Homemade crepes and Dry Dock Brewing's Tripel make for a sweet treat

I know there's usually a picture of my plate here, but I turned my back and my dog ate the photo op. I'm not lying.
In pondering the purchase of some local eggs recently, I recalled an article I'd read about the terminology of egg labels and how misleading they can be. So I was hesitant to buy "free-range" eggs, but I really wanted to make crepes and decided to pull the trigger.

Unfortunately, I made the wrong choice, at least in terms of the following statement from Alexis Koefoed of Soul Food Farm in Vacaville, California: "Free range: Outside the United States this term refers to a method of farming where the animals are allowed to roam freely rather than being contained in any manner. In the United States, USDA regulations apply only to poultry and indicate solely that the animal has been allowed access to the outside. These regulations do not specify the quality or size of the outside range nor the duration of time the animal must be allowed access to this space."

dry dock tripel.jpg
Well, I've learned the hard way, I guess. On the flip side, I've also learned that making extremely delicious, delicate crepes is astonishingly easy, and I'm inclined to say that it's a fair trade-off. I was in the mood for something sweet and prepared the crepes accordingly (including a beer-based topping).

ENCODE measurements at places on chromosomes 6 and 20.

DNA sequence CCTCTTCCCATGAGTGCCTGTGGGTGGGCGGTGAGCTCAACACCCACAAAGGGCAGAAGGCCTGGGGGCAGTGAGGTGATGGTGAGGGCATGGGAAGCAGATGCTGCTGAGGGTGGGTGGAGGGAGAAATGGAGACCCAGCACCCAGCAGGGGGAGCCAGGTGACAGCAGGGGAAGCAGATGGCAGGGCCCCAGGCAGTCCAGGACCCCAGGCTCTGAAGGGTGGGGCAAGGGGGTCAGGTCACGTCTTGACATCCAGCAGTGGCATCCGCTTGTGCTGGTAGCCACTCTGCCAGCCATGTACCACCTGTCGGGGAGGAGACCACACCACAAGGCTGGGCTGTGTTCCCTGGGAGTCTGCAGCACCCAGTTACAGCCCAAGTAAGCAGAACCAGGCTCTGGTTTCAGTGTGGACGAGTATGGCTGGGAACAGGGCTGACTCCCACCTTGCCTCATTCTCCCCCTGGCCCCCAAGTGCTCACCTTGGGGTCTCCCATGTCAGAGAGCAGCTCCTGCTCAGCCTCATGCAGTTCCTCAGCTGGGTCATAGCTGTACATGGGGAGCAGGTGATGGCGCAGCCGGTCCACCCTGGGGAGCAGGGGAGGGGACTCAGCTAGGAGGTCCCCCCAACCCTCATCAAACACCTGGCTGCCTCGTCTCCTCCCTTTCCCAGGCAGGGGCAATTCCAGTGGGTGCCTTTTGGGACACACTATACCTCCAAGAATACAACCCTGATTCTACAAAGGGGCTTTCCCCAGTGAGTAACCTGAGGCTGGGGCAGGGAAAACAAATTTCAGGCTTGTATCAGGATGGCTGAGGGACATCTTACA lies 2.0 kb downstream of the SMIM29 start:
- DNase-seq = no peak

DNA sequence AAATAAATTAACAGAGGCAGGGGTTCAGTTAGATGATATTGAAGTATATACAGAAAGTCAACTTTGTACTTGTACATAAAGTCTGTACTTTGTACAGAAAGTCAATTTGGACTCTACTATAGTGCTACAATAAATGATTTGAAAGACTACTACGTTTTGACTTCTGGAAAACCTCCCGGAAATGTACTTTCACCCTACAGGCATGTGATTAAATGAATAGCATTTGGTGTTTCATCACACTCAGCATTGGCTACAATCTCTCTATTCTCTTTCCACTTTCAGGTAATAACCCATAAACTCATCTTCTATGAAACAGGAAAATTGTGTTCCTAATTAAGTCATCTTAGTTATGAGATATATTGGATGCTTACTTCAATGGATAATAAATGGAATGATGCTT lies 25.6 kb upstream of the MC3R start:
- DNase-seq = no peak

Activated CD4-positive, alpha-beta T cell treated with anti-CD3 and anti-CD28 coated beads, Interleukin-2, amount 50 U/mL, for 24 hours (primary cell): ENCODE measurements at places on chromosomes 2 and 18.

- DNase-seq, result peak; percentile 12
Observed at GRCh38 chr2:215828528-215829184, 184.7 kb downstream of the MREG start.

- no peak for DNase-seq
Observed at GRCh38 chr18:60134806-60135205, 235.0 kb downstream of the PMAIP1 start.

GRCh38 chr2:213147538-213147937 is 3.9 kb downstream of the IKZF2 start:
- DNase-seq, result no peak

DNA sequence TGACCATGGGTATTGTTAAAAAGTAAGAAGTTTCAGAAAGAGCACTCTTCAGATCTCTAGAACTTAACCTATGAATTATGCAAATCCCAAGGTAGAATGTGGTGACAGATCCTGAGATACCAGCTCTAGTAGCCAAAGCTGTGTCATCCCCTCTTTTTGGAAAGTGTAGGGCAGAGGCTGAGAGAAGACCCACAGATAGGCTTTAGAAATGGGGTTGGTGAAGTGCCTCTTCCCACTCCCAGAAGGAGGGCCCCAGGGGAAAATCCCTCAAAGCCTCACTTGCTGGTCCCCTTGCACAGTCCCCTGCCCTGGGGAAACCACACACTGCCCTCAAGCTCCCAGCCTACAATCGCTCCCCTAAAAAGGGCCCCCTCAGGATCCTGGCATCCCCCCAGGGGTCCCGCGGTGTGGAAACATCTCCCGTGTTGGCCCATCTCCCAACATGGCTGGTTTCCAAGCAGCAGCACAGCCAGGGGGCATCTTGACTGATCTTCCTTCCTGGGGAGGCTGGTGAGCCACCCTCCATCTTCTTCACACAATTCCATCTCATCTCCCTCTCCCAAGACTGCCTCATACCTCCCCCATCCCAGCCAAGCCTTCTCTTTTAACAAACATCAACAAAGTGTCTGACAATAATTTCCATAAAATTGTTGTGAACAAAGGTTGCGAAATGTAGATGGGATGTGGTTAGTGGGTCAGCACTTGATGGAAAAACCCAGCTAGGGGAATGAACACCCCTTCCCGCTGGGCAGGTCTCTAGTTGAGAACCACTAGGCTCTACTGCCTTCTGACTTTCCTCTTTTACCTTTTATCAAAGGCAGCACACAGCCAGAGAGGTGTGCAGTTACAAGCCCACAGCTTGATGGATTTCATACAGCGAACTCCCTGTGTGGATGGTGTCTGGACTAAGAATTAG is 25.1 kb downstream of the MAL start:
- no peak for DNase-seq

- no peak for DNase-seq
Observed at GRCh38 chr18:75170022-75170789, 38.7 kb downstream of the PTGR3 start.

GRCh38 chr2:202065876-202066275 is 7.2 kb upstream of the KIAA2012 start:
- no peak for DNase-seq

And speaking of the beer, ever since reading Beer Man, Jonathan Shikes's top picks for Colorado beers to try before they're gone, I've been meaning to pick up a bottle of Dry Dock Brewing's Tripel. As is usually the case these days, I did so at Mr. B's. (Damn, I forgot to ask how much they had left!)

It turned out to be absolutely wonderful alongside the light, handmade dessert.

Here's the recipe for crepes:

2 large eggs
1/2 cup cream
3/4 cup water
1 cup flour
2 tablespoons sugar
1 teaspoon vanilla extract
3 tablespoons melted butter
more butter to cook with

1. In a blender, combine ingredients and pulse-blend until smooth, 10 to 20 seconds.
2. Place batter in fridge and let sit for 45 minutes to an hour.
3. Over medium heat, melt enough butter in a non-stick skillet to thoroughly coat the skillet.
4. Drop about an ounce of the batter into the skillet and swirl to spread evenly.
5. Cook until it starts to set, 30 seconds or so, flip and cook for another 10 seconds.
6. Remove and set aside to cool.

And for a quick topping, a recipe for a syrup I found from M.F.K. Fisher circa 1949; one that "was handed out free, fifteen years ago in France, by the company that made Grand Marnier". I used the tripel instead, though, and was quite happy with the results:

2 tablespoons sugar
1/4 cup water
1 teaspoon orange zest
1 tablespoon butter
a splash of a good alcoholic beverage

1. Combine ingredients in a small saucepan and bring to a boil.
2. Reduce to a simmer and cook until thick and syrupy.

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